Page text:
In defense of ChatGPT and Copilot technologies

It’s trendy for people to attack the use of ChatGPT copywriting, but I believe there are very legitimate uses for it. I love the branding Microsoft is using for it’s AI additions. I think “Copilot” is the sweetspot. Hell - it would have been a better name for Tesla’s fraudulent “Full Self Drive,” but that’s a different post entirely. :)

It can give you keywords for actual research. Yes - it’s been shown that ChatGPT can just dream up research papers and statistics it thinks make sense. However, a core problem people have when learning about a topic is not even knowing what keywords to search google for.

You can just ask ChatGPT for an overview of the topic and you’ll get a reply with all sorts of relevant topic-related keywords you can use for actual research.

Some people are terrible writers. They can feed it a post and have correct spelling, grammar, and even the content structure to make it sound more professional like it does in their heads. You can feed it your post and have it, correct, update, and even rewrite entire parts of it.

You can change the tone. Give it some text and ask it to make the tone more cheerful or analytical or anything else that would be more welcoming to your audience.

Progress beats writer’s block. A blank page is just a ball of anxiety and stress for some people that don’t even know where to start. Progress begets progress, even if the first step is saying “Hey - write a sales email that pitches our latest release with a focus on speed to software developers.”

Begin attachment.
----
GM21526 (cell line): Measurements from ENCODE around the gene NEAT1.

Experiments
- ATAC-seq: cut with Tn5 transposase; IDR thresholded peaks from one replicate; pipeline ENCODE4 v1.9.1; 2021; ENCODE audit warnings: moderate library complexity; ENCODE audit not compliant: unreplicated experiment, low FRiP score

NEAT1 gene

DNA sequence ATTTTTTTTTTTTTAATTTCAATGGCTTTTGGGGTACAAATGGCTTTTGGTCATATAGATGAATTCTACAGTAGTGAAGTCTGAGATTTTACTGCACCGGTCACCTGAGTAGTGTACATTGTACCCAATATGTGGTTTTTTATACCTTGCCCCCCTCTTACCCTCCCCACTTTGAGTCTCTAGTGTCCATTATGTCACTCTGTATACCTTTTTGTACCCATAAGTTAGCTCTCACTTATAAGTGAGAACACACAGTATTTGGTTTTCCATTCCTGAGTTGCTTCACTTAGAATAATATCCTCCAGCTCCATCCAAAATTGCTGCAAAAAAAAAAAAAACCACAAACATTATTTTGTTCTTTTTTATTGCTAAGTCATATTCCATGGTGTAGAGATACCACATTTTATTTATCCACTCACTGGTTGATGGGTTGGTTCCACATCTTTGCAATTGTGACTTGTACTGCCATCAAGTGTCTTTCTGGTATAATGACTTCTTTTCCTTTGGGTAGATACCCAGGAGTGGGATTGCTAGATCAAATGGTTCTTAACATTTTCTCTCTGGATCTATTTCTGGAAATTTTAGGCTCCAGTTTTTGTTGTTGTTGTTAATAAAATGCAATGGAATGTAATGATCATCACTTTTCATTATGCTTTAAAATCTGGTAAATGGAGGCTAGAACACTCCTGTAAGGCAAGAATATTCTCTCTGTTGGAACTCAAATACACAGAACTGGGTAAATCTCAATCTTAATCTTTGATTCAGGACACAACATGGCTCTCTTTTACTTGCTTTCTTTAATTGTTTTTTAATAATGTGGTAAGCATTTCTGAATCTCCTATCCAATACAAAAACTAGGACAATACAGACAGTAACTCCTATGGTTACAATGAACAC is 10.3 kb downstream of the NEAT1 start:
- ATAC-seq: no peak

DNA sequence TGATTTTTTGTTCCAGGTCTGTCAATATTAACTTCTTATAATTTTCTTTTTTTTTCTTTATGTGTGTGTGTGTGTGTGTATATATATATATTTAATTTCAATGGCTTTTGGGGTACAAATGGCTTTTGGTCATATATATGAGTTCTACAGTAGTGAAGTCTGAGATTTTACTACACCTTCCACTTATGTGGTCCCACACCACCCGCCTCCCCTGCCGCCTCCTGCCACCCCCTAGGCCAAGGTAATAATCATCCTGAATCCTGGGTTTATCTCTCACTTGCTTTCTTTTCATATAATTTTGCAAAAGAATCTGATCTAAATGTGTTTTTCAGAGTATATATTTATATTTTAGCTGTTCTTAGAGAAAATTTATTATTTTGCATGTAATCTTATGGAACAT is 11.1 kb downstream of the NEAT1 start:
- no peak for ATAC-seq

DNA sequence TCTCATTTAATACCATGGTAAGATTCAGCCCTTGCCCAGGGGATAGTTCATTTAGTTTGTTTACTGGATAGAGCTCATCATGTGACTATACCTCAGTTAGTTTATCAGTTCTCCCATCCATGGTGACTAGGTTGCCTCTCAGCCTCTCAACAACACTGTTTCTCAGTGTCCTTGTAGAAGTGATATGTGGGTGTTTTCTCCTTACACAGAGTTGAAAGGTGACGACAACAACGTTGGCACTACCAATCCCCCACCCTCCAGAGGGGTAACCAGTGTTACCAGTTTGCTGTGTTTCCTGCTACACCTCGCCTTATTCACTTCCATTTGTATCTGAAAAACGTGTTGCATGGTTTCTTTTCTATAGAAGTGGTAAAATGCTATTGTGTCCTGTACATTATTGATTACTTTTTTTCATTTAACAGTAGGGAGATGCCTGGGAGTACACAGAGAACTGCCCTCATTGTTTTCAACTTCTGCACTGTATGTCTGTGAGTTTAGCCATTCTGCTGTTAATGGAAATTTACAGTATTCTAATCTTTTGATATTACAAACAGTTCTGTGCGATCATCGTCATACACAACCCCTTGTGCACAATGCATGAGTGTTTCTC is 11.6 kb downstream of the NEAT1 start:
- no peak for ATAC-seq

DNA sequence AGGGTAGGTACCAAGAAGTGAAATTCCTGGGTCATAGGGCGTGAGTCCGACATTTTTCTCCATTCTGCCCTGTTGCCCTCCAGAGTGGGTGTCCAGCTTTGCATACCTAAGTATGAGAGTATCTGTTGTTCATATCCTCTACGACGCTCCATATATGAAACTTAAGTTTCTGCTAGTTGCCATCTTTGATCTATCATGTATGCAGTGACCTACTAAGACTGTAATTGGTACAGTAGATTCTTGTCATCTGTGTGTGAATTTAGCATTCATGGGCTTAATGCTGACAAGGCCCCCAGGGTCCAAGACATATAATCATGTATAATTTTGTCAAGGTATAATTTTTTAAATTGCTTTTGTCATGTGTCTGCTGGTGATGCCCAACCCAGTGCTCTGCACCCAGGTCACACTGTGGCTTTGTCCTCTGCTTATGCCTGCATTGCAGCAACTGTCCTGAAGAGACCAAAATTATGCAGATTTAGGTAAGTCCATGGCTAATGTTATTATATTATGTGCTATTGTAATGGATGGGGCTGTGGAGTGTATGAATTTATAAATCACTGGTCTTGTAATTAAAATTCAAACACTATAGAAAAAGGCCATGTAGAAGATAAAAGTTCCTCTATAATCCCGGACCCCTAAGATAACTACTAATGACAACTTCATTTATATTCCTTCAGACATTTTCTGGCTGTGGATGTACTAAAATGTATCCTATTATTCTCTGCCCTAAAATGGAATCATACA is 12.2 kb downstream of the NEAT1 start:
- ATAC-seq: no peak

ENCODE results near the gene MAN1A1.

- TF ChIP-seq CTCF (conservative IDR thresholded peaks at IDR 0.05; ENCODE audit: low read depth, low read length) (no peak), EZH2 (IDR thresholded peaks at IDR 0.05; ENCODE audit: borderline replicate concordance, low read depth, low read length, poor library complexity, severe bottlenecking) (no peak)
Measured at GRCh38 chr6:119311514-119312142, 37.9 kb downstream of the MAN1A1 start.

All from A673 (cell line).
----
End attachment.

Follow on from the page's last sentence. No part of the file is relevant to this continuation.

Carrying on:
What you get back won’t be a good pitch. It doesn’t know anything about your product or your customers. But it’s progress and I’ve found that progress makes you feel like you can then take the next step and rewrite it for your needs instead of staring at a blank page for, what feels like hours.

Sometimes, an article’s genius comes from the idea and outline. You can feed it an outline and get a professional-sounding representation of the idea you gave it that’s more readable to others.

Apparently, my son knew this day would come in 1st grade when he was asked to design a robot that would do things he didn’t want to do. So he imagined a “home work” robot. :)

Now his middle school teachers have to tell the kids that ChatGPT papers are not acceptable and remind them it’s not really learning the topic or (more importantly) how to have an informed opinion on a topic. :)

Josh Ledgard @joshl